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Effects of engine operating parameters on gaseous and particulate emissions in direct-injection spark-ignition engine

Effects of engine operating parameters on gaseous and particulate emissions in direct-injection spark-ignition engine
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직접분사 불꽃 점화 엔진에서 엔진 운전 조건이 배출가스 및 입자상 물질 배출에 미치는 영향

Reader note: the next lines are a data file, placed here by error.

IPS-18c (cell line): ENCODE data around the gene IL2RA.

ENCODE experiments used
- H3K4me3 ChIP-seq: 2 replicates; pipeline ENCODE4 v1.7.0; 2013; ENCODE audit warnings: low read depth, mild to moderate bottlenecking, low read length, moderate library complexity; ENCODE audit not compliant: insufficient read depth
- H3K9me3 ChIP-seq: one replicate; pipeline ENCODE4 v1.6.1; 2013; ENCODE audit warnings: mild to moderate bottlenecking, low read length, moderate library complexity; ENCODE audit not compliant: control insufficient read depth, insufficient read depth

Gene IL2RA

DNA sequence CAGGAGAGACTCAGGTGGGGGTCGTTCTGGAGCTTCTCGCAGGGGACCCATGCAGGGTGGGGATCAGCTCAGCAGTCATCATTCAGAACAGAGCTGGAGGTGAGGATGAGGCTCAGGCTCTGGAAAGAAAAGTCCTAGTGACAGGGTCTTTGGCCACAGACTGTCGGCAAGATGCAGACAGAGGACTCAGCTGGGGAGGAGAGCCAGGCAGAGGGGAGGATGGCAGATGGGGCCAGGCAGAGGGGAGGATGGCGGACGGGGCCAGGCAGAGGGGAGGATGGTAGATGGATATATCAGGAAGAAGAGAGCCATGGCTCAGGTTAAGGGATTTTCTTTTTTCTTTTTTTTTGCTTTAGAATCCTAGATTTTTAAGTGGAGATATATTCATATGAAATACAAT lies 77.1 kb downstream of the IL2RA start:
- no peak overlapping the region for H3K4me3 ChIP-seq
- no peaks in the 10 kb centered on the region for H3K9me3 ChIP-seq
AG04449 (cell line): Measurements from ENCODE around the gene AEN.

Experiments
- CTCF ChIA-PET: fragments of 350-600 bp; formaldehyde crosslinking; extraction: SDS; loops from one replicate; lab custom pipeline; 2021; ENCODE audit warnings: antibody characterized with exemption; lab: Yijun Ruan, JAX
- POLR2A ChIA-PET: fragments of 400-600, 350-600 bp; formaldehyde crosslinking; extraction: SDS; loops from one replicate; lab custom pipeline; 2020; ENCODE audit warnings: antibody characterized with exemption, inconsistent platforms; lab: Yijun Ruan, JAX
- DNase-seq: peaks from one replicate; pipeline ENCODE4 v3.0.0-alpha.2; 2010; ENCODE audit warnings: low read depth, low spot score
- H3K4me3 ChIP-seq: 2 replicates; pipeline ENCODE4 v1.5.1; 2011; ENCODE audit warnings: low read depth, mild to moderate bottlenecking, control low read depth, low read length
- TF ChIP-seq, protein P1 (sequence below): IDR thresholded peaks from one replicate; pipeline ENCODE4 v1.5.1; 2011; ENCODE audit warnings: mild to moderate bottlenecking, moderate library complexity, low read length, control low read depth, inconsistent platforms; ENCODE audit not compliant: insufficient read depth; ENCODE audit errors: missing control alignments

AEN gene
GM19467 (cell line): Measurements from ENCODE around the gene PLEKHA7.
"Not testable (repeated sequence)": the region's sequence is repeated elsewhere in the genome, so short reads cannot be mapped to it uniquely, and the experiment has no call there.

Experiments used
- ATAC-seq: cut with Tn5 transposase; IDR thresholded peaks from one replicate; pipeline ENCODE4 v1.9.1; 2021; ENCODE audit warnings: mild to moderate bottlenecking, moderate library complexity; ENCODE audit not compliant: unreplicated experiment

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The characteristics of particulate matter emissions from the direct-injection spark ignition (DSI) gasoline engine was investigated under various engine operating conditions using particle number (PN) emissions, gaseous emissions, cylinder pressure and in-cylinder visualization. A single cylinder gasoline direct injection engine equipped with an optically accessible system was used to perform combustion experiments and to capture in-cylinder images during fuel injection and combustion. Injection timing, injection pressure, engine load and injector pattern were selected as the engine operating parameters. To verify the effects of piston position and stage of the intake process, the injection timings were varied from before top dead center (BTDC) 360 deg, when the piston is positioned at the top death center, to BTDC 210 deg at the end of the intake process. Time-averaged spray images and spray variations between cycles were used to analyze the spray behavior and factors that affect the spray variations. The spray injected at the early stage of the intake process is deflected by the strong intake flow, and the magnitudes of spray deflection and spray variations are increased owing to the smaller droplets formed by higher injection pressure. The emission of a large number of particles was observed at early injection timings before BTDC 330 deg owing to fuel impingement on the piston top causing pool fire. At the late injection timing of BTDC 210 deg, insufficient time for fuel evaporation and mixture formation leads to high PN emissions at locally rich regions with mixture of a low homogeneity. The increase in injection pressure at early injection timing elevates the droplet momentum and reduces the fuel film with increasing rebounded droplets, thus mitigating PN emissions. The enhanced fuel atomization due to the increase in injection pressure promotes mixture formation and improves mixture homogeneity, reducing PN emission at retarded injection timing after BTDC 210 deg. The high in-cylinder pressure corresponding to a high engine load expands the cone angle and increases the interaction between spray plumes, stimulating the collision between droplets. In addition, high density in the cylinder rapidly withdraws the momentum from the droplets and fuel impinging on the piston forms a thick wall film at early injection timings, increasing PN emission. Further increase in injection pressure was applied at high engine load, reducing PN emissions at the early injection timing of BTDC 330 with a thin fuel film on the piston. Fuel injected at end of the intake process travels in the injection direction, and high injection pressure increases the travel distance. Thus, with higher injection pressure, over 35 MPa, and under high engine load, a greater amount of fuel collides with the cylinder wall opposite to the injector and, consequently, at late injection timing, more particles are emitted by fuel film on the cylinder wall. Downward adjustments of the injector pattern at the upper, lower, and whole parts reduce the PN emissions at injection timing of BTDC 330 deg owing to the narrow impingement area and large collision angle. In addition, at injection timing of BTDC 210 deg, a decrease in PN emissions is achieved by a reduction in the amount of fuel reaching the wall opposite to the injector owing to weakened spray collapse and mitigation of momentum concentration on spray center. The effects of exhaust load corresponding to the utilization of gasoline particulate filters (GPFs) were tested with increasing exhaust pressure from ambient pressure to 40kPa. The residual gas (i.e., internal exhaust gas recirculation (iEGR)) and amount of mixture were increased 3.91% and 4.68% respectively, and this was determined by a one-dimensional simulation (i.e., GT-Power) using the cylinder pressure. The mixture of high temperature with a large proportion of internal EGR promotes fuel evaporation and enhances mixture homogeneity, reducing PN emissions. However, the engine performance is deteriorated owing to the large pumping loss. Bioethanol was used to suppress soot formation and reduce particulate matter emissions at low injection pressure. PN emissions with injection pressures over 35 MPa were barely affected by the ethanol addition and contents at the entire injection timing. The environmental effect of bioethanol was determined as production energy and greenhouse gas emission calculated by a well-to-wheel analysis. In total, 2.03% of greenhouse gas emission is reduced during the tank-to-wheel process by increasing the bioethanol contents in blended fuel from 10 vol% to 50 vol% at injection timing of BTDC 330 deg.
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